CFTC Launches Enforcement Action Against Company Relating to Binary Options on Forex and Cryptocurrency Pairs

The U.S. Commodity Futures Trading Commission has filed a civil enforcement action against David Gilbert Saffron and Circle Society Corporation, based in Nevada. The CFTC alleges fraudulent solicitation, misappropriation, and registration violations relating to an $11 million binary options scheme Saffron operated through Circle Society.

Earlier this month, the U.S. District Court for the District of Nevada issued an ex parte order freezing assets controlled by the defendants and preserving records.  The court extended the restraining order on October 11, 2019.  A hearing on the Commission’s Motion for Preliminary Injunction is scheduled for October 29, 2019.

According to the CFTC, the complaint charges that from at least December 2017 to the present, the defendants fraudulently solicited and accepted at least $11 million worth of Bitcoin and U.S. dollars from individuals in the United States to trade off-exchange binary options on foreign currencies forex and cryptocurrency pairs.

Saffron allegedly claimed to have pooled more than $100 billion in Bitcoin and said “well-known investors like Mark Cuban” had participated in his trading pools. Additionally, Saffron allegedly said to have a personal portfolio of over $717 million and a company portfolio in excess of $2 billion.

The CFTC states that the defendants fraudulently solicited funds from at least fourteen members of the public to participate in a pool operated by Circle Society. Saffron alleged claimed his trading expertise could guarantee rates of return up to 300%.

Instead of trading with the funds, Saffron “misappropriated funds, including by retaining participants’ funds in Saffron’s personal electronic cryptocurrency wallet and by using funds to pay other participants, in the manner of a Ponzi scheme.”

“Digital assets and other 21st century commodities hold great promise for our economy,” stated CFTC Chairman Heath P. Tarbert. “Fraudulent schemes, like that alleged in this case, not only cheat innocent people out of their hard-earned money, but they threaten to undermine the responsible development of these new and innovative markets.  America must be a leader in this space, and we will only succeed if these markets have integrity.”

The CFTC seeks full restitution to defrauded investors, disgorgement of ill-gotten gains, civil monetary penalties, permanent registration and trading bans, and a permanent injunction against future violations of the Commodity Exchange Act and Commission regulations.


[pdf-embedder url=”https://staging-crowdfundinsider.kinsta.cloud/wp-content/uploads/2019/10/CFTC-v.-David-Gilbert-Saffron-and-Circle-Society-9.30.19.pdf” title=”CFTC v. David Gilbert Saffron and Circle Society 9.30.19″]


Report: CFTC Investigating BitMEX, Crypto Trading Platform Allowing 100x Leveraged Trades

The US Commodity Futures and Trade Commission (CFTC) is engaged in a “months-long” investigation of BitMEX, a cryptocurrency exchange that made its mark by enabling retail investors to conduct 100x leveraged trades of bitcoins, Bloomberg reports.

According to “people familiar with the matter,” the CFTC is trying to determine whether BitMEX allowed Americans to trade on its platform without first registering to do so.

The CFTC oversees the trading of commodities such as gold and any derivatives, including gold futures.

Bloomberg notes that no conclusion has yet been reached and that, often, investigations do not lead to formal allegations.

A spokesperson for BitMEX said the company, “as a matter of…policy, does not comment on any media reports about inquiries or investigations by government agencies or regulators and we have no comment on this report.”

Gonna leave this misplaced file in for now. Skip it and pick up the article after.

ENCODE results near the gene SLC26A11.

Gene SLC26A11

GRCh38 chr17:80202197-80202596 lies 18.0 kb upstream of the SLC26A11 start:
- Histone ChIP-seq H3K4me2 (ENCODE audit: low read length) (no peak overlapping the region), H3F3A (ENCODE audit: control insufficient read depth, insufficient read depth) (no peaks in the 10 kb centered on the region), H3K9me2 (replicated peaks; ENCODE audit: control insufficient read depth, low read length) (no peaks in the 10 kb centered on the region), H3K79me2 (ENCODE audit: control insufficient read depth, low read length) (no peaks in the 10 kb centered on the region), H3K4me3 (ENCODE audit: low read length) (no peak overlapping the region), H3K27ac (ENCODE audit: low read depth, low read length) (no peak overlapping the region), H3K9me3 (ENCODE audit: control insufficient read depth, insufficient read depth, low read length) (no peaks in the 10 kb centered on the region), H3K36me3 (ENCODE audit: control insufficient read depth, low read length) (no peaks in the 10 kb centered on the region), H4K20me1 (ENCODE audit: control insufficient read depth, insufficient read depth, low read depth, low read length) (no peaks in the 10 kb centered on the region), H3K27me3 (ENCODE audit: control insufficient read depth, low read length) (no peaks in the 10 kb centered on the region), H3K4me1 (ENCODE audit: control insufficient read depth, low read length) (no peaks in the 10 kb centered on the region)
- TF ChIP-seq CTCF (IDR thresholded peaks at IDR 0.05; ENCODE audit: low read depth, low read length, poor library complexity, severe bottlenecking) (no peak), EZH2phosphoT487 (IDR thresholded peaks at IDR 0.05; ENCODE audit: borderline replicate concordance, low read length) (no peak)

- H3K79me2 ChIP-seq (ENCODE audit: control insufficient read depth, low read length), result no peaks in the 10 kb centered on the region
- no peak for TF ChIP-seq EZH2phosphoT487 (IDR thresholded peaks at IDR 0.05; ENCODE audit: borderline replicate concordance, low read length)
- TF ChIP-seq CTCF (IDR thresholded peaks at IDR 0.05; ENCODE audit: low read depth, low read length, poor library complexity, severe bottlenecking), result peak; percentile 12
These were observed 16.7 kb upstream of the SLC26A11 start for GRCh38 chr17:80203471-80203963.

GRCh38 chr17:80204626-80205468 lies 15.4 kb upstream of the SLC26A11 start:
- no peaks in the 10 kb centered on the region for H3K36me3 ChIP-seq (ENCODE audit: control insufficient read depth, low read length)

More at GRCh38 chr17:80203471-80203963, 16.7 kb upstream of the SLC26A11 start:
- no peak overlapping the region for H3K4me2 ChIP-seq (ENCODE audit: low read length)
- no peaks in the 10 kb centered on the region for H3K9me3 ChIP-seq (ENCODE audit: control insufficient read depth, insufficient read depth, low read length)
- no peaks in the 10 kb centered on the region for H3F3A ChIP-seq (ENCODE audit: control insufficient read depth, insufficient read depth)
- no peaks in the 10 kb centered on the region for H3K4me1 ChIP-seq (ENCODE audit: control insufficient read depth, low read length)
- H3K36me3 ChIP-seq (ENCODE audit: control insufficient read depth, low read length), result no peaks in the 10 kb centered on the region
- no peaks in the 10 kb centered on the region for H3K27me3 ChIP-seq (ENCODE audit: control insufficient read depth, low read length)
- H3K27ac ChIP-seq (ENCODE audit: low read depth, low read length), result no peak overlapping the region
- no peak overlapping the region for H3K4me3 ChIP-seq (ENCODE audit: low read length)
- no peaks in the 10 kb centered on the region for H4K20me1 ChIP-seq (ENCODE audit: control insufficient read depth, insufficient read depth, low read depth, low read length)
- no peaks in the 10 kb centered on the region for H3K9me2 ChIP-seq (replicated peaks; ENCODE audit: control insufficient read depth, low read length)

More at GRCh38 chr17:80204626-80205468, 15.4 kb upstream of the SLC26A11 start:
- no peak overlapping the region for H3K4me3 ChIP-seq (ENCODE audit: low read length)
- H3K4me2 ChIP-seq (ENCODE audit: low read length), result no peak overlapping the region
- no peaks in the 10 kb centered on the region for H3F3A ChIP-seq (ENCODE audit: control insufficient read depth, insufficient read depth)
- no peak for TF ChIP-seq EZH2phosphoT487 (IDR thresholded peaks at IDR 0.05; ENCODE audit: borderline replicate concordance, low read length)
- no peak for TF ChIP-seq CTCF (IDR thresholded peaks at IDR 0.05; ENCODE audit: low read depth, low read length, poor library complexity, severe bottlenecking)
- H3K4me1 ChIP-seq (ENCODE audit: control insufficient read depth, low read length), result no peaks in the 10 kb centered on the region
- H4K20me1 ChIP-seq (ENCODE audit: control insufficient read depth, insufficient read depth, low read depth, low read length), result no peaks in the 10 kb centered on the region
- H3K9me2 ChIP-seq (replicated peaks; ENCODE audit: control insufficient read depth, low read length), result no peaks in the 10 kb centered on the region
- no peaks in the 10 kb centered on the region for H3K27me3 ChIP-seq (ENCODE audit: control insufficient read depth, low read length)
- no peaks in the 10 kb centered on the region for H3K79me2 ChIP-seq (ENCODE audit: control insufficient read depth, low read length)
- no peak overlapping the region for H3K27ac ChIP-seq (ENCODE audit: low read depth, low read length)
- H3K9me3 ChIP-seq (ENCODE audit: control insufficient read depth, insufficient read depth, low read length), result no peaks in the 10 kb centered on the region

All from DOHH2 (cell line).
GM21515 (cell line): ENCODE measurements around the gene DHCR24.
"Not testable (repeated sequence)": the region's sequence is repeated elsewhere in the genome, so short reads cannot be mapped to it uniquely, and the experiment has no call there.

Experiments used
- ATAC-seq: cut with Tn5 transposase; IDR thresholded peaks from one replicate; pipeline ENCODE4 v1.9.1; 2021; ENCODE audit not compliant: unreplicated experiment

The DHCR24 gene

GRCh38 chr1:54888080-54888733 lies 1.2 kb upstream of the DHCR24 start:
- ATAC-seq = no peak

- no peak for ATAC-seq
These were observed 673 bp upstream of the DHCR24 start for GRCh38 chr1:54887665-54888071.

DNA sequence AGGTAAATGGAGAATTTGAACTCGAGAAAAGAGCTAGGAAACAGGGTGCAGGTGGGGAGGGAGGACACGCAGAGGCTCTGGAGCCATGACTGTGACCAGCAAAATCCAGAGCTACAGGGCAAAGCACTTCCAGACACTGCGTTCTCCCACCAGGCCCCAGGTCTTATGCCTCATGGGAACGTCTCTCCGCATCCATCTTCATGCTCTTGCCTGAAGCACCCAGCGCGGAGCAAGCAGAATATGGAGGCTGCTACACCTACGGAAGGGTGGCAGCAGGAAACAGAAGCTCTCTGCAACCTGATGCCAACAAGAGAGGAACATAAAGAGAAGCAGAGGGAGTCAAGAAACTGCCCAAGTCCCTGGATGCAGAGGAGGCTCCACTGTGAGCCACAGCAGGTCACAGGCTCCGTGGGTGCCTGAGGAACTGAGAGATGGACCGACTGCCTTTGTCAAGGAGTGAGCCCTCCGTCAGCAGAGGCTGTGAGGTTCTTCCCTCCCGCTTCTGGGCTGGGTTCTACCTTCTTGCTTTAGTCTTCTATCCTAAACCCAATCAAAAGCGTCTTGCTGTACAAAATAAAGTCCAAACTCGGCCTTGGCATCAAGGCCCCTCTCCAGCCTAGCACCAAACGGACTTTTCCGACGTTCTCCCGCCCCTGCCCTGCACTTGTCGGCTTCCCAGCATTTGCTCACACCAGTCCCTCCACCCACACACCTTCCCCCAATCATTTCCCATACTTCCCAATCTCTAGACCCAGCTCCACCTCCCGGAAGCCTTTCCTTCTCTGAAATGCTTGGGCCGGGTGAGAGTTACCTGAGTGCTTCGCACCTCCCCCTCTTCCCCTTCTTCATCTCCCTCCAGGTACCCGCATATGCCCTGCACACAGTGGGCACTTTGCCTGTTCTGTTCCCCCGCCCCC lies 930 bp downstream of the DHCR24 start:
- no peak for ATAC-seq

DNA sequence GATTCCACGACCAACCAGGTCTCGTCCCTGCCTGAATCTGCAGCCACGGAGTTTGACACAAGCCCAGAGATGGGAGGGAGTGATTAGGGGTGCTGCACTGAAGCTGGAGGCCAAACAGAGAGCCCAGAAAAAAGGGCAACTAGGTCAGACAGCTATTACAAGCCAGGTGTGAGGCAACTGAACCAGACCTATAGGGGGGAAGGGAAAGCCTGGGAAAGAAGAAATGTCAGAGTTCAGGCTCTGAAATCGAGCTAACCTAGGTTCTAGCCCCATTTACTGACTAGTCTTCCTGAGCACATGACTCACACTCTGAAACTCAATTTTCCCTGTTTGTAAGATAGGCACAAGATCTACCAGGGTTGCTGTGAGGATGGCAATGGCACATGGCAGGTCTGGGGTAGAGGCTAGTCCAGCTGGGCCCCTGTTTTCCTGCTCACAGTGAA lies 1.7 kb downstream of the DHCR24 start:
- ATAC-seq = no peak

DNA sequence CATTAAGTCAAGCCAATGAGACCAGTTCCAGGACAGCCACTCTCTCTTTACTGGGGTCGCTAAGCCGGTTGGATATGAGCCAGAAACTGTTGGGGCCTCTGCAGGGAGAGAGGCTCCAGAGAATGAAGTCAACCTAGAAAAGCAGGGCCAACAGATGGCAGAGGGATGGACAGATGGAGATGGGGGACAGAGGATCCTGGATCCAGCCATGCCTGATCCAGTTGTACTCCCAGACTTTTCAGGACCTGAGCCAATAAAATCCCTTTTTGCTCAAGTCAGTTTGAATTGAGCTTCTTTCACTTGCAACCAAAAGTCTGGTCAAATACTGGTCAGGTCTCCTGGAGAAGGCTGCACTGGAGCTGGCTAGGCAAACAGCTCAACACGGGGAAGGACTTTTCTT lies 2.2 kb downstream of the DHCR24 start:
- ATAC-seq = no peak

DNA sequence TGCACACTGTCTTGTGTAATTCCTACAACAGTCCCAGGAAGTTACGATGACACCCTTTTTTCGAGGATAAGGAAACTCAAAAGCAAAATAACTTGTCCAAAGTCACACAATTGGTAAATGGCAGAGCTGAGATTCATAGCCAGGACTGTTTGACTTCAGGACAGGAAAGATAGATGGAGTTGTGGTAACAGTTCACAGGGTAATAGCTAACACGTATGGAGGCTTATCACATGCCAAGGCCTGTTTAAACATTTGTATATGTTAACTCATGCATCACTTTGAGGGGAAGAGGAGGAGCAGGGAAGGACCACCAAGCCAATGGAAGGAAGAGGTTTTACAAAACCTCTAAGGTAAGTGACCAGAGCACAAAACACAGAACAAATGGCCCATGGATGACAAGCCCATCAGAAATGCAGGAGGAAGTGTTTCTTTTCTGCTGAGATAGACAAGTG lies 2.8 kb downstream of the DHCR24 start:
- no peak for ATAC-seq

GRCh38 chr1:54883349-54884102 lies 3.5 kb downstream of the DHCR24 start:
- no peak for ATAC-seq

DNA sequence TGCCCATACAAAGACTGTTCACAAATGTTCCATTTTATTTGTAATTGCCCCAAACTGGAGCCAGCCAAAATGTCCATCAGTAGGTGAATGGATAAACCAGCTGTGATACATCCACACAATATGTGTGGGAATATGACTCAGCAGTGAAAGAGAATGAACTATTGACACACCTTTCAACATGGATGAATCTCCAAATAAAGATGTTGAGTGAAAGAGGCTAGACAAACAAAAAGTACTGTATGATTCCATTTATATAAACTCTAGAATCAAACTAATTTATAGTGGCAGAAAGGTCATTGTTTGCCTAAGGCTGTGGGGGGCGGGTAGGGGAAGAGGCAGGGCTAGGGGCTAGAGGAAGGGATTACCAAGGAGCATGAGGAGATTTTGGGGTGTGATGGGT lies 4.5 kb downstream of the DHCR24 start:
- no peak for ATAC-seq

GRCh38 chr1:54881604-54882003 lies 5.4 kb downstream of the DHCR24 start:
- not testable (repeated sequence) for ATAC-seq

BitMEX has been in the media hot seat for two weeks after CEO Arthur Hayes agreed to debate Professor Nouriel Roubini in Taipei at the Asia Blockchain Summit.

According to LinkedIn, before starting BitMEX in 2014, Hayes traded for Citibank and Deutsche bank for just over 5 years.

Roubini is a professor at NYU, a former Senior Economist for International Affairs in the White House’s Council of Economic Advisers and has worked at the International Monetary Fund, the US Federal Reserve, and the World Bank.

He is known for having predicted the 2008 financial crisis.

During the debate, Roubini called Hayes, “…a thug that is a public danger to thousands of small clueless investors who have lost their shirt because of his scam,” adding that BitMEX, “should be prosecuted for fraud and banned fully.”

In the days following the debate, both parties declared victory as observers decamped.

On Tuesday, Roubini launched a second formal attack against BitMEX in the form of an article, “The Great Crypto Heist,” in which he accuses BitMEX of enticing retail investors with dangerous amounts of leverage, of “front running…clients,” of using only IP addresses to conduct KYC/AML, and of processing criminal monies.

According to Bloomberg, Hayes has admitted previously that US traders might be masking their location by using (VPNs) virtual private networks to redirect their communications with the platform.

Roubini also claims Hayes tried to suppress public access to the video of the debate:

In “The Great Crypto Heist,” Roubini claims Hayes made sure to acquire the rights to video footage before the debate:

“(U)nbeknownst to me, he had secured exclusive rights to the video of the event from the conference organizers, and refused for a week to release it in full. Instead, he published cherry-picked “highlights” to create the impression that he performed well. I suppose this is par for the course among crypto scammers, but it is ironic that someone who claims to represent the “resistance” against censorship has become the father of all censors now that his con has been exposed. Finally, shamed in public by his own supporters, he relented and released the video.”

Roubini has also been chipping away at BitMEX’s credibility in other tweets this week: